Oakridge National Labs is working on reducing the cost and manufacturing time of carbon fiber, which is a magnificently strong and light material, but currently prohibitive for mass production. Their research includes a focus on less expensive precursors including wood lignin, a waste product of the paper industry.


Nanocrystalline Cellulose (NCC)

"The new [paper-making] method involves breaking down wood pulp with enzymes and then fragmenting it using a mechanical beater. The shear forces produced cause the cellulose to gently disintegrate into its component fibres.

The end result is undamaged cellulose fibres suspended in water. When the water is drained away...the fibres join together into networks held by hydrogen bonds, forming flat sheets of 'nanopaper'.

Mechanical testing shows it has a tensile strength of 214 megapascals, making it stronger than cast iron (130 MPa) and almost as strong as structural steel (250 MPa).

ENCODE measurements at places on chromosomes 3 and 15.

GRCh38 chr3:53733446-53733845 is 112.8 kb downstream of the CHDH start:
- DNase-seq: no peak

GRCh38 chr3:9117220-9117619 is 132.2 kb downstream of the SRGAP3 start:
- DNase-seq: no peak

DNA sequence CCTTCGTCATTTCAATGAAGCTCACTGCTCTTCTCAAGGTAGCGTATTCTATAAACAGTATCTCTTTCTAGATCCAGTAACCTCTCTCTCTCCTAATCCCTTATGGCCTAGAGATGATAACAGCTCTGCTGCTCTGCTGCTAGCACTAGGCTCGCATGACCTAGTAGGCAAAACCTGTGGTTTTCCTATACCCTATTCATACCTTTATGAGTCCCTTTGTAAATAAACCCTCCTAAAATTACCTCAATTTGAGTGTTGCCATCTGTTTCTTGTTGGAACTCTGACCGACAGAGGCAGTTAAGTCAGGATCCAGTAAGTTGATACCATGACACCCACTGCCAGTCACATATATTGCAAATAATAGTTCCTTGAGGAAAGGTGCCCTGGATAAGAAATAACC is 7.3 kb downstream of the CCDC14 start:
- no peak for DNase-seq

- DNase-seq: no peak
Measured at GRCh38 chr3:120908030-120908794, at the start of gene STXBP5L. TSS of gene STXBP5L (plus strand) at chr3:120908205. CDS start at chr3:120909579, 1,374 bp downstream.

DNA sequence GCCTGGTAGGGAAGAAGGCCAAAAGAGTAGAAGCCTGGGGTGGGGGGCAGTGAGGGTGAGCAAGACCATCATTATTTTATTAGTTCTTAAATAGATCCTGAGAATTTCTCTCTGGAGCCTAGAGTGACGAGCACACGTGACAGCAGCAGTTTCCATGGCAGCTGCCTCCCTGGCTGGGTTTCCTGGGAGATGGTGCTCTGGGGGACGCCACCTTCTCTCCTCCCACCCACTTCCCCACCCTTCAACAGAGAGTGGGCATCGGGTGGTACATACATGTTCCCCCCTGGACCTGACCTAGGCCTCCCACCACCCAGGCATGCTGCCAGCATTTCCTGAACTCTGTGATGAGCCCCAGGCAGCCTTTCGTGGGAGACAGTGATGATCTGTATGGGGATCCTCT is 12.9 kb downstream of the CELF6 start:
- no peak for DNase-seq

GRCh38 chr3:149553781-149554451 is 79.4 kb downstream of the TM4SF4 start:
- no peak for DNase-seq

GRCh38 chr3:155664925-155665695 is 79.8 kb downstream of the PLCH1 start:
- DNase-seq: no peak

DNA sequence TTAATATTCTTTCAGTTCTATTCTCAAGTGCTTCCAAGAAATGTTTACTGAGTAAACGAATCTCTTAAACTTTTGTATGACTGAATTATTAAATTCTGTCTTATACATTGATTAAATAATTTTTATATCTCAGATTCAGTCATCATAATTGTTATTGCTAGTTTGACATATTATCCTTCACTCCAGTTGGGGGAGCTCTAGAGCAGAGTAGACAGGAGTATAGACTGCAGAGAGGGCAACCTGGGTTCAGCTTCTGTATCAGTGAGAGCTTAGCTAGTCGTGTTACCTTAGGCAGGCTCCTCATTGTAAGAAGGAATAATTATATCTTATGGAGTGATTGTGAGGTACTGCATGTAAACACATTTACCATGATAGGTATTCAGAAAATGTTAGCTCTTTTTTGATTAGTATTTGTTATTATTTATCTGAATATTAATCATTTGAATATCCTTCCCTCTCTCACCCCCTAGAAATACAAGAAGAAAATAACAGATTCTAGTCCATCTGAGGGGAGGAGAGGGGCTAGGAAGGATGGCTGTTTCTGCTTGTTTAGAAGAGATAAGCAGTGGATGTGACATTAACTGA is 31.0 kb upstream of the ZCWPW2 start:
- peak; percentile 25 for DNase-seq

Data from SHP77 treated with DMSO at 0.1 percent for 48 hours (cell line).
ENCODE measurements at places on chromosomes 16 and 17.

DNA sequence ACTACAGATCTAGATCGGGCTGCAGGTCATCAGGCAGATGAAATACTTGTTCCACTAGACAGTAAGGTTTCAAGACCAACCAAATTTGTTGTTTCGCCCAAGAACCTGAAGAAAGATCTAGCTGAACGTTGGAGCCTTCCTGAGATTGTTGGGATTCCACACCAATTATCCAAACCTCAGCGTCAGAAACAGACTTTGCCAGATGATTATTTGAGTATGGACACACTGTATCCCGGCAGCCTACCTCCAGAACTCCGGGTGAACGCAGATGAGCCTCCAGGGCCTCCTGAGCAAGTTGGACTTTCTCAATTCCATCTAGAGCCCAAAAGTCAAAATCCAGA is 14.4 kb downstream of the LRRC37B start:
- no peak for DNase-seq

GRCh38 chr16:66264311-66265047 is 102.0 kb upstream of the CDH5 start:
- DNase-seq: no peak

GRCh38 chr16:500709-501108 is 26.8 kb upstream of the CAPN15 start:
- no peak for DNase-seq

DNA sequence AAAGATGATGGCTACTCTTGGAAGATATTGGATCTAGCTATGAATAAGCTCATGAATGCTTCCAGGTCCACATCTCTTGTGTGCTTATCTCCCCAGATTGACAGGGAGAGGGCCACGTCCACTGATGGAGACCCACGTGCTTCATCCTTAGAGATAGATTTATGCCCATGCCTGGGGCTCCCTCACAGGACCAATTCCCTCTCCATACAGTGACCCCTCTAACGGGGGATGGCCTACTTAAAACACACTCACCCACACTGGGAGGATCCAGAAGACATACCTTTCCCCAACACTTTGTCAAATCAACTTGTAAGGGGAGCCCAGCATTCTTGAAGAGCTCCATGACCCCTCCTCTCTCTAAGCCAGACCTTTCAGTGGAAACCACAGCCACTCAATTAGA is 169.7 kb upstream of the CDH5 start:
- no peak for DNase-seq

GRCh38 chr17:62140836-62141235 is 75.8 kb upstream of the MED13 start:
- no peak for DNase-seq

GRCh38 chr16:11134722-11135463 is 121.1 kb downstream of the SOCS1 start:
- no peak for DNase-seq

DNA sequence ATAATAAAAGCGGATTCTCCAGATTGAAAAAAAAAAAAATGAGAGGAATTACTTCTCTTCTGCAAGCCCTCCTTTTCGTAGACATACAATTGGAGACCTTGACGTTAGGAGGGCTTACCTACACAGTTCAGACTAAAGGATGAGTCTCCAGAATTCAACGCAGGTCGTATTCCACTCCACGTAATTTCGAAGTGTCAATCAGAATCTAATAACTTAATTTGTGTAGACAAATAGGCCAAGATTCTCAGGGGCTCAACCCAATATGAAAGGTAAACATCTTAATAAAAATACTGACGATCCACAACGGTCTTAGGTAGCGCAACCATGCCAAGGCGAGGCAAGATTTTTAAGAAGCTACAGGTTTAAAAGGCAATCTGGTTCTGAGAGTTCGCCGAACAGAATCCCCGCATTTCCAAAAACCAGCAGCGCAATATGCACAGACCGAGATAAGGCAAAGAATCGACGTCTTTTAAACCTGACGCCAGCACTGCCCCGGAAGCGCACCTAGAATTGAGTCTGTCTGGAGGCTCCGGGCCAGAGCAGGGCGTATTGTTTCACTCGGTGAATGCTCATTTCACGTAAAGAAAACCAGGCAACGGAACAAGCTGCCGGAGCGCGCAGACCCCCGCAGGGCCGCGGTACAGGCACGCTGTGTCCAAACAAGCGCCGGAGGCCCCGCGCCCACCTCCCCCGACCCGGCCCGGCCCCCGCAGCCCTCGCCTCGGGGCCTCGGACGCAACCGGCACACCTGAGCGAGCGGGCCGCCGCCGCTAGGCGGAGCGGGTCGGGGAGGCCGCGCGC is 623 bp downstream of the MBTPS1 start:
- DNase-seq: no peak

Normal paper has a tensile strength less than 1 MPa.

The secret to the nanopaper’s performance is not only the strength of the undamaged cellulose fibres, but also they way they are arranged into networks. Although strongly bound together, they are still able to slip and slide over each other to dissipate strains and stresses."

It even conducts electricity, and can be made into strong insulting foam.

More uses for NCC.


Wood Gas

Ford Model A with a wood-gas generator.
"Wood-powered vehicles have been around since the auto industry’s earliest days, but they didn’t rise to prominence until the end of the First World War. Alarmed by gas shortages during the war, many countries in Europe encouraged private companies to find a new type of fuel."

Traditional Forest Management

TED talk on Forest Management

As Paul says in the video, Native Americans managed the landscape with fire for thousands of years--in fact, the forests wouldn't exist without this legacy of fire.